Psychologists and psychiatrists use the term "unconscious" in traditional practices, where metaphysical and New Age literature, often use the term subconscious. It should not, however, be inferred that the concept of the unconscious and the New Age concept of the subconscious are precisely equivalent, even though they both warrant consideration of mental processes of the brain. Psychologists and psychiatrists take a much more limited view of the capabilities of the unconscious than are represented by New Age depiction of the subconscious. There are a number of methods in use in the contemporary New Age and paranormal communities that affect the latter:

See also[edit]

Transdisciplinary topics

Notes and references[edit]

  1. ^ Henri F. Ellenberger, The Discovery of the Unconscious (1970)
  2. ^ A Dictionary of Psychology Andrew M. Colman. Oxford University Press, 2006. Oxford Reference Online. Oxford University Press. King's College London.
  3. ^ Locke, Edwin A.; Kristof, Amy L. (1996). "Volitional Choices in the Goal Achievement Process". In Gollwitzer, Peter M.; Bargh, John A. The Psychology of Action: Linking Cognition and Motivation to Behavior. Guilford Press. p. 370. ISBN 9781572300323. Retrieved 2014-12-08. By the 'subconscious,' we refer to that part of consciousness which is not at any given moment in focal awareness. At any given moment, very little (at most, only about seven disconnected objects) can be held in conscious, focal awareness. Everything else - all of one's prior knowledge and experiences - resides in the subconscious.  Compare memory.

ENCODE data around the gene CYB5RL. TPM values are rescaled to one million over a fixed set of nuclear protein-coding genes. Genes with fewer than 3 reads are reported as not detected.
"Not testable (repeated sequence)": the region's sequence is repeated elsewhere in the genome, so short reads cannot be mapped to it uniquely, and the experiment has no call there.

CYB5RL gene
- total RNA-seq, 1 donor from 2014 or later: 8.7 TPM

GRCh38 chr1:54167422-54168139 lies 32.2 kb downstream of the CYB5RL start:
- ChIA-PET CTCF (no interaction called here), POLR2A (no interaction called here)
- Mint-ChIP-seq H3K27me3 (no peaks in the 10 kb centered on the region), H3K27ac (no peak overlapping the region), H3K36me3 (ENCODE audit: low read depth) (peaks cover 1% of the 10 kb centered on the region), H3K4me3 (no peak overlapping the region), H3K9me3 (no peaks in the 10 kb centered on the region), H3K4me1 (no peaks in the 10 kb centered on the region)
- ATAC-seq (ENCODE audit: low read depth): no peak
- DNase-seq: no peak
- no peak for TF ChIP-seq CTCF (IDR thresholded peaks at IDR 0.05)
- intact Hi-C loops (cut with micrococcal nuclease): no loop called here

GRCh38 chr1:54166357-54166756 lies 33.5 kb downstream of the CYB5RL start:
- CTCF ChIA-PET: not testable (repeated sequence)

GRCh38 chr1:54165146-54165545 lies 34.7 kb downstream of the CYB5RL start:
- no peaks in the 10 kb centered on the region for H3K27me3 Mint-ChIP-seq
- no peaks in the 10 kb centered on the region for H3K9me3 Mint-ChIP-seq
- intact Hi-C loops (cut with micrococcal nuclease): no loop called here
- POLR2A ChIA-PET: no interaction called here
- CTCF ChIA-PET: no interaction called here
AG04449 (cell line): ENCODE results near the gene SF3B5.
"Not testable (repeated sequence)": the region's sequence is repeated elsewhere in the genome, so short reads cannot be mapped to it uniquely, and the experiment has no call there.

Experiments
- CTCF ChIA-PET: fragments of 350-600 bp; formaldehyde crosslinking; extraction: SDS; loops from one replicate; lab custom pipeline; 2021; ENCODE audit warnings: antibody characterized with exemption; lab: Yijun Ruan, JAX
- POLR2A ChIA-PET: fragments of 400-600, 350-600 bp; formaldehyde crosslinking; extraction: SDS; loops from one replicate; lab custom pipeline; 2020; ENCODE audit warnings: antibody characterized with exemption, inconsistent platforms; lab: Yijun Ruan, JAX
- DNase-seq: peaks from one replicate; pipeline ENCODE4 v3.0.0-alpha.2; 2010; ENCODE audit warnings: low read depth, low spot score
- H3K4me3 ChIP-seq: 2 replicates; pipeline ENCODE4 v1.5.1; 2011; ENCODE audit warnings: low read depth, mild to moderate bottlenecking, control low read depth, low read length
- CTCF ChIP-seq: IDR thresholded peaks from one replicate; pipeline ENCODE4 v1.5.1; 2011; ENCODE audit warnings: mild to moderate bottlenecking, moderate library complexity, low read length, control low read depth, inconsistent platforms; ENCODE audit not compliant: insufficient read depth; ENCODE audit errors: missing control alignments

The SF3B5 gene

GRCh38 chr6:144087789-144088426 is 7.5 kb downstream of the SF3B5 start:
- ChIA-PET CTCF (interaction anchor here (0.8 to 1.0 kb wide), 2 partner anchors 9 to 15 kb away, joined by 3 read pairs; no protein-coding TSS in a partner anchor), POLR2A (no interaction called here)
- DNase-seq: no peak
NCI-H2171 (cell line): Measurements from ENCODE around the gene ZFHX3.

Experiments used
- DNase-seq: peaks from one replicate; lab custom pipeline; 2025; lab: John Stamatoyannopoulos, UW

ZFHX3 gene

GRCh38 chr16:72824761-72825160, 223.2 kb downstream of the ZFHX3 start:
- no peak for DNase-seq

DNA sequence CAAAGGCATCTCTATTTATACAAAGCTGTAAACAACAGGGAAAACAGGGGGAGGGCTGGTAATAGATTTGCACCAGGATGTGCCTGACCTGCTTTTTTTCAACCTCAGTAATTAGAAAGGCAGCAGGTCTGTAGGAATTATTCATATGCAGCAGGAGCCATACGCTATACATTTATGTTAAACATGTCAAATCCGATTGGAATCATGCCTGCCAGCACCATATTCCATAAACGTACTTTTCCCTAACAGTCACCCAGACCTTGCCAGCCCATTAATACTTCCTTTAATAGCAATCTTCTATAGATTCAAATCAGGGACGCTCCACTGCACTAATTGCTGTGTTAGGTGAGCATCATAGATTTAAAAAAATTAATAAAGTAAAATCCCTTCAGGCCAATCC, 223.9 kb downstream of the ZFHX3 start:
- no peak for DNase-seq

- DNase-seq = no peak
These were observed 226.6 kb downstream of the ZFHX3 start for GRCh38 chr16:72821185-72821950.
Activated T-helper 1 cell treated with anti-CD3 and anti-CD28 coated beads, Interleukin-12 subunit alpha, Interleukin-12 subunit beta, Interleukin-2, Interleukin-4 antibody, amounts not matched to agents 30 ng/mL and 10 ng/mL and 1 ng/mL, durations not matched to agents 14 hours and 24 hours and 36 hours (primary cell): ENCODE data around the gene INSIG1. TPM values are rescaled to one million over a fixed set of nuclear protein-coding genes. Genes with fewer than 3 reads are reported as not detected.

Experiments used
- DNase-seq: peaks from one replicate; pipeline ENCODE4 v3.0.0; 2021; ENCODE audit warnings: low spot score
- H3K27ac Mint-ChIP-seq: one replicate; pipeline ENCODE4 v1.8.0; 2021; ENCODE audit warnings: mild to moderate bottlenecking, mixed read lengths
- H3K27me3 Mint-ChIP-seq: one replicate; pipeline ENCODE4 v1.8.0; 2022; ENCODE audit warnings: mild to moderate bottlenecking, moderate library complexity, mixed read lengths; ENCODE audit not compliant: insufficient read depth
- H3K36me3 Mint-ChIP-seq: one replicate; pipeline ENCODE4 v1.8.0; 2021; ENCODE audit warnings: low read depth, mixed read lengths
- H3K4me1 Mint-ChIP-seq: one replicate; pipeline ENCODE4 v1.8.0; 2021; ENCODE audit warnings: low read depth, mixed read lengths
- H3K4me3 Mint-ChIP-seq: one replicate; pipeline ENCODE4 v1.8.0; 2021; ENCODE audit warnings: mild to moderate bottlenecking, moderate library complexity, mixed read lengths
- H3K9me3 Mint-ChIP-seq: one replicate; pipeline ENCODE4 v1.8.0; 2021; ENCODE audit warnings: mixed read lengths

4. ^ S. Freud, 1893, « Quelques considérations pour une étude comparative des paralysies organiques et hystériques ». Archives de neurologie, citation in Psychanalyse (fondamental de psychanalyse freudienne), sous les directions d'Alain de Mijolla & Sophie de Mijolla Mellor. Paris, P.U.F, 1996, p.50.